If there's one thing that Wild Earth pet parentts have in common, it's the desire to do thorough research and make well-informed decisions about their dog's health. They look for the best foods to feed them and the best method to use when switching their dog to a new food. They learn about the necessary vitamins and minerals a dog should get in her diet.
We pride ourselves in helping parents learn all about their pup's body and how to nurture good health!
Read on to learn more about dogs and melatonin, the potential benefits and side effects it can produce, and how to safely help your dog relax and catch some much-needed Z's.
What Is Melatonin?
Melatonin is a naturally occurring hormone that both humans and their dogs produce. It is produced in the pineal gland and helps our bodies to regulate our sleep schedule and, to some degree, our feelings of stress or anxiety.
At times, the body doesn't produce enough melatonin or doesn't release it at the proper times. That's why some people will take a melatonin supplement once a day for short periods of time. This allows them to get back on track with a proper sleeping pattern.
The question is, can you give dogs melatonin and will it work the same way?
Can Dogs Have Melatonin?
The short answer is that yes, you give melatonin to dogs. However, you should never do this without first consulting your veterinarian.
For most dogs, the use of melatonin will not cause major issues.
The problem is that if your dog is already taking other supplements or medications, melatonin may cause adverse effects. Additionally, it may worsen certain medical conditions. Finally, it is not good for dogs who are pregnant because it may pose risks to both her and her puppies.
While it's unlikely that your dog will have a severely negative reaction to melatonin, it is in your best interest to create an action plan with the help of your vet!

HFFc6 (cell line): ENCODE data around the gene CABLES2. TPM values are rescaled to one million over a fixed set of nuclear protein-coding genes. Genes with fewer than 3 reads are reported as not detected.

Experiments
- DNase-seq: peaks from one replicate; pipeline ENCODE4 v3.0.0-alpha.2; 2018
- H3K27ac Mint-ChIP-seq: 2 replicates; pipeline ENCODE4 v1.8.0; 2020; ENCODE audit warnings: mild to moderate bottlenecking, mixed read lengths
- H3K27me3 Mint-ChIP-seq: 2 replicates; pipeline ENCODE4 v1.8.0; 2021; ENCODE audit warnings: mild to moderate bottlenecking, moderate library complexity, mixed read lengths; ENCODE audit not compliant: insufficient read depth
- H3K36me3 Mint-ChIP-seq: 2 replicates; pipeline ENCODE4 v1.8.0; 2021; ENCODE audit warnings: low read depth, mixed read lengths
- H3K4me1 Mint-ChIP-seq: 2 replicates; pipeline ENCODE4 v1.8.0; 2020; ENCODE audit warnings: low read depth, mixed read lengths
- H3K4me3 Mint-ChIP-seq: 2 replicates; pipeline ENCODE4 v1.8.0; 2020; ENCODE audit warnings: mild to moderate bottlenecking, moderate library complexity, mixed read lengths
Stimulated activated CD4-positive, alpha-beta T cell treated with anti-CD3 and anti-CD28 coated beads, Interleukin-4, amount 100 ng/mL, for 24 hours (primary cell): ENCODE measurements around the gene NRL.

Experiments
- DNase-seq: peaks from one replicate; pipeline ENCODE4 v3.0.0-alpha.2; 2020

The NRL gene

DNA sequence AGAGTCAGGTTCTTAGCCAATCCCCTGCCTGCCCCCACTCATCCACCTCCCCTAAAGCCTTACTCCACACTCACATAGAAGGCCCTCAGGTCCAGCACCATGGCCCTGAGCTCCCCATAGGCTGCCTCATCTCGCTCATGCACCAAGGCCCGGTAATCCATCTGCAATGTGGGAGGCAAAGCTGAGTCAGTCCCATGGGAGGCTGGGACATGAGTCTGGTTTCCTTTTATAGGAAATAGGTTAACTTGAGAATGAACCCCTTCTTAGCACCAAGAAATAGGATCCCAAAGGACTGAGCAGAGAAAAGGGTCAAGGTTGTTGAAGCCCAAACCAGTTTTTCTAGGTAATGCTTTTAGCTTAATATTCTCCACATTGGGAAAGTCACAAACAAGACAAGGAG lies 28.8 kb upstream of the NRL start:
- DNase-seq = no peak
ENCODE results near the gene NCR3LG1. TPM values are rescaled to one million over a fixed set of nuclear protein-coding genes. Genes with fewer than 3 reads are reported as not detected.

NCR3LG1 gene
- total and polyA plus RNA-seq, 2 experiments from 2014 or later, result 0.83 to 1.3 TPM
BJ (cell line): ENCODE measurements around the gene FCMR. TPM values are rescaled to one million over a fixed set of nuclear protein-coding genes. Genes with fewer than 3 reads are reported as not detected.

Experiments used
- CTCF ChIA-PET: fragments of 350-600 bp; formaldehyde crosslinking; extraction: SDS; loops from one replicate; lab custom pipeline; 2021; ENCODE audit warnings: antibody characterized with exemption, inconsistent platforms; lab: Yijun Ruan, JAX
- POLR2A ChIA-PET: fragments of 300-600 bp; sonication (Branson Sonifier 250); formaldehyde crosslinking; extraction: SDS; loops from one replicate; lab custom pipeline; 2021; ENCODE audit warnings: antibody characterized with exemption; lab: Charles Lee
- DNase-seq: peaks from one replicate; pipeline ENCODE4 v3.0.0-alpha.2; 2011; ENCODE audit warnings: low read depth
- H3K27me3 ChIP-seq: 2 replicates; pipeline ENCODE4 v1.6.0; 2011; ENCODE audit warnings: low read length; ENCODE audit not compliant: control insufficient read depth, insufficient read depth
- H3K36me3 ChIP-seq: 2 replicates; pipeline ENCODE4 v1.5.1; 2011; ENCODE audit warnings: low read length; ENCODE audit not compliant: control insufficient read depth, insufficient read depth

Uses of Melatonin for Dogs
For what reason would you give a dog melatonin? Actually, there are a few.
Ultimately, one of the biggest appeals of using melatonin to treat dogs is that it's natural.
Some vets have had luck prescribing melatonin to dogs who have conditions such as anxiety, insomnia, Cushing's disease, and alopecia. It often lessens some of the symptoms associated with these disorders while producing negligible side effects. Read on to find out more about these disorders and decide whether or not you should talk to your veterinarian about treating your dog with melatonin.
An estimated 20-40% of dogs suffer from some level of separation anxiety. Beyond the distress this causes the dog, it can also lead to behavioral issues and unhealthy coping mechanisms. Some owners return from work to discover that their pup has chewed up her bedding or has been obsessively cleaning the same spots on her paws.
In addition to separation anxiety, some dogs experience situational anxiety, from the fear of car rides to the fear of thunderstorms.
Some owners have found success with using melatonin to treat their dog's anxiety. It can help them to mellow it in times of stress, lowering the chances of behavioral problems or unhealthy coping mechanisms.
Who knew that people weren't the only ones who could suffer from insomnia? Insomnia is the inability to fall asleep, stay asleep, or sleep soundly. Too many nights of disrupted or unrestful sleep can lead to other issues throughout the day, such as an increase in anxiety or feelings of lethargy.
Dogs who suffer from insomnia often have cognitive dysfunctions that disrupt their natural biorhythms. This can lead to unusual sleeping schedules or limited sleep overall. In this case, owners may use melatonin to help their dogs sleep through the night and feel more alert and active during the day.
Cushing's disease occurs when your dog's body is producing too much of the hormone cortisol. Normal levels of cortisol help regulate stress responses and the immune system. Too much cortisol can lead to issues such as frequent urination, low energy and muscle weakness, and various skin conditions.